SDT: Franklyn Michael Garvey
The SDT ordered that the respondent, of Tubbs & Co, 106 Victoria Road, Scarborough, North Yorkshire YO11 1SL, should pay a fine of £20,000.
- Application 10513-2010
- Admitted 1966
- Hearing 26 January 2011
- reasons 25 February 2011
Contrary to rule 1(a) (c) and (d) of the Solicitors Practice Rules 1990 and principle 15.05 of the Guide to Professional Conduct of Solicitors 1999, the respondent had failed to ensure that a client, Miss EK, was advised to take independent advice as to the legacies that she intended to leave the respondent and members of his family in her will; the respondent had failed to ensure that a client, Miss EK, was advised to take independent advice in respect of the terms of a deed of variation of the will of Miss AMK under which the respondent and members of his family benefited; and the respondent had acted or continued to act for Miss EK when there was a conflict between her interests and his interests and those of his family.
The SDT had been made aware in the course of the proceedings that Miss EK’s estate had been over £800,000, so the benefit to the respondent and his family from the will and deed of variation was significant, running into several hundred thousands of pounds.
However, the SDT would not, indeed should not, link the penalty considered to the size of the estate. Rather, it had to consider the appropriate penalty in the light of the breaches that had occurred and had been admitted.
The SDT was concerned that the respondent had apparently not been aware of the principle, which should have been obvious to any solicitor in practice at the relevant time, that wherever a client proposed to leave a significant gift to a solicitor under a will, that client must be advised to take independent legal advice, and if that advice was not taken, the solicitor should not continue to act.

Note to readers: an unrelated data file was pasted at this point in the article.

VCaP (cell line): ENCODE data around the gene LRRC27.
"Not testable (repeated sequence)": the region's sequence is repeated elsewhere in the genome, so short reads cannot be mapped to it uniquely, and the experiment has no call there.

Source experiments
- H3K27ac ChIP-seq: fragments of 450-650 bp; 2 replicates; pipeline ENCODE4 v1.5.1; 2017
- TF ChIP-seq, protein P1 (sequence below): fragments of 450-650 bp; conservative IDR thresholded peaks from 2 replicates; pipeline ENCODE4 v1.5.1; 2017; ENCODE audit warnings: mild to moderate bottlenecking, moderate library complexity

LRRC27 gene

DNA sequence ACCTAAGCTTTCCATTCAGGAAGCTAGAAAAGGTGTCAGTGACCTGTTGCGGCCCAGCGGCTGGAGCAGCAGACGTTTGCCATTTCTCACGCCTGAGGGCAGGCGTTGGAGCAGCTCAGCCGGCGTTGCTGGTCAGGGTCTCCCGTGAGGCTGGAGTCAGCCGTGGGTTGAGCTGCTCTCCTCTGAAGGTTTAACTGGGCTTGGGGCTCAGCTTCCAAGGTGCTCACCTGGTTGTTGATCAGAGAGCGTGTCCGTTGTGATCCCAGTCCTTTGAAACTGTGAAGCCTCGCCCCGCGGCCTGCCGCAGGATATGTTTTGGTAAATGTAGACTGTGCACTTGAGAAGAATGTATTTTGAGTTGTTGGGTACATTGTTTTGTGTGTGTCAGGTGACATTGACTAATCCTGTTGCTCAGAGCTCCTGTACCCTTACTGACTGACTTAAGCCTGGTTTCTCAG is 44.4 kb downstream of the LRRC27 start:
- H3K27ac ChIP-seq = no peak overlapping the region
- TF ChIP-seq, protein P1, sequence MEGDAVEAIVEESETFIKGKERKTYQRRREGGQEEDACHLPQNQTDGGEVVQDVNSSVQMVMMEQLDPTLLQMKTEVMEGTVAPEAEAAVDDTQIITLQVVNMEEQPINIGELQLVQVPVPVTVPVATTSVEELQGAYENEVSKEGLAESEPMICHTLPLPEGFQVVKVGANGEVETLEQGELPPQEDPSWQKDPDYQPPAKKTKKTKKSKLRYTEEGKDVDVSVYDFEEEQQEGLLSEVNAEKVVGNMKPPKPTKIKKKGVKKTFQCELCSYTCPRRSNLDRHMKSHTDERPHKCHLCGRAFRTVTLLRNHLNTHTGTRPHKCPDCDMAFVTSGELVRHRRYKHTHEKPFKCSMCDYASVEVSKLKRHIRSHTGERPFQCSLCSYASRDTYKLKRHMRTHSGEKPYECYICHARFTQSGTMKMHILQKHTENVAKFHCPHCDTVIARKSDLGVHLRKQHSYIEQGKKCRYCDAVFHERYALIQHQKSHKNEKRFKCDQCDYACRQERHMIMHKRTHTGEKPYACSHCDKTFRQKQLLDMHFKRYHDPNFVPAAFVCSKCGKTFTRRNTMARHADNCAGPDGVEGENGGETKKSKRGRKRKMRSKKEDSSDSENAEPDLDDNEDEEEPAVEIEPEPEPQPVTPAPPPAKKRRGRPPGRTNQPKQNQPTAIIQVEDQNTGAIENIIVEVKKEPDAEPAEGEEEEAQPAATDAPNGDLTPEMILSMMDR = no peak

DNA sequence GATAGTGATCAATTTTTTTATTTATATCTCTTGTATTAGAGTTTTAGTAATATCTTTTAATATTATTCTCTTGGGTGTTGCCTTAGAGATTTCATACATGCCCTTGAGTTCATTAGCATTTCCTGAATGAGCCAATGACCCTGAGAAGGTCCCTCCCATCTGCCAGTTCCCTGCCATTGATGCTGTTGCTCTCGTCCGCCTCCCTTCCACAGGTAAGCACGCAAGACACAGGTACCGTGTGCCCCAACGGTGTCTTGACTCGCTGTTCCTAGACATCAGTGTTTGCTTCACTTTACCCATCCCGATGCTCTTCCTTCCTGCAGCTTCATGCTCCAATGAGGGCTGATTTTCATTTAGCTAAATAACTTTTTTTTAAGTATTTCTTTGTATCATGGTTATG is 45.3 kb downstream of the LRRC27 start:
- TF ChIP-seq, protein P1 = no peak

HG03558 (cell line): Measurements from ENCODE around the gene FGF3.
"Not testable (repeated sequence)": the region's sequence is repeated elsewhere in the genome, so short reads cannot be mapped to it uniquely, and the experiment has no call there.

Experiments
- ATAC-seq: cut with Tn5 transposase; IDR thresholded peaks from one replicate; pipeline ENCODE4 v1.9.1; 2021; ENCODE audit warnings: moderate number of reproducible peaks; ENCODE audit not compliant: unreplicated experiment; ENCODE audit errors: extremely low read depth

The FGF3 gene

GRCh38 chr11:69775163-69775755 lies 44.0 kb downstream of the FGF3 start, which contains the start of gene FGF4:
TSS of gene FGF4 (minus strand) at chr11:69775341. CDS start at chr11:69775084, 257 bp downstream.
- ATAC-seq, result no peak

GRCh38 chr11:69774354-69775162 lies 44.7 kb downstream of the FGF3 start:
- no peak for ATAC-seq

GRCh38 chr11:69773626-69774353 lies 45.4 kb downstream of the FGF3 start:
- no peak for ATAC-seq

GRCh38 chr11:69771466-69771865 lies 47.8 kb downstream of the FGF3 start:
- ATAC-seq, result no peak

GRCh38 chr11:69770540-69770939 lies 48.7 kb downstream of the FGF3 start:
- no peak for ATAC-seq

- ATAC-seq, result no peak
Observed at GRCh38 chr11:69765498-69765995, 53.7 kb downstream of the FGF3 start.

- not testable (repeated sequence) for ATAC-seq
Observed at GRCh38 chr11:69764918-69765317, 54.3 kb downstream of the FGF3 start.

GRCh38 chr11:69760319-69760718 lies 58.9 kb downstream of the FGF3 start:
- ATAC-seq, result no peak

The SDT noted that there had been a close relationship between the respondent and his family and Miss EK and her sister.
However, Miss EK had been a client, and had been billed as such and so should have been afforded the same protection as any other client.
The 1990 Rules and the 1999 Guide were intended to protect the public and indeed solicitors.
The SDT was concerned that the respondent had not admitted promptly, in 2006 when the issues were first raised in correspondence, that he had acted in breach of the Rules and therefore in an inappropriate way.
It appeared that the respondent had not checked the Rules and reflected on his actions before responding to correspondence from the solicitors acting for certain of Miss EK’s relatives.
The SDT was fully aware that there had been no allegation of dishonesty or undue influence over Miss EK.
However, the breach was serious.
It was appropriate to impose a financial penalty and that financial penalty should be sufficiently large to send a clear message to members of the profession that rules designed to protect the public had to be followed.
The respondent was ordered to pay costs of £9,643.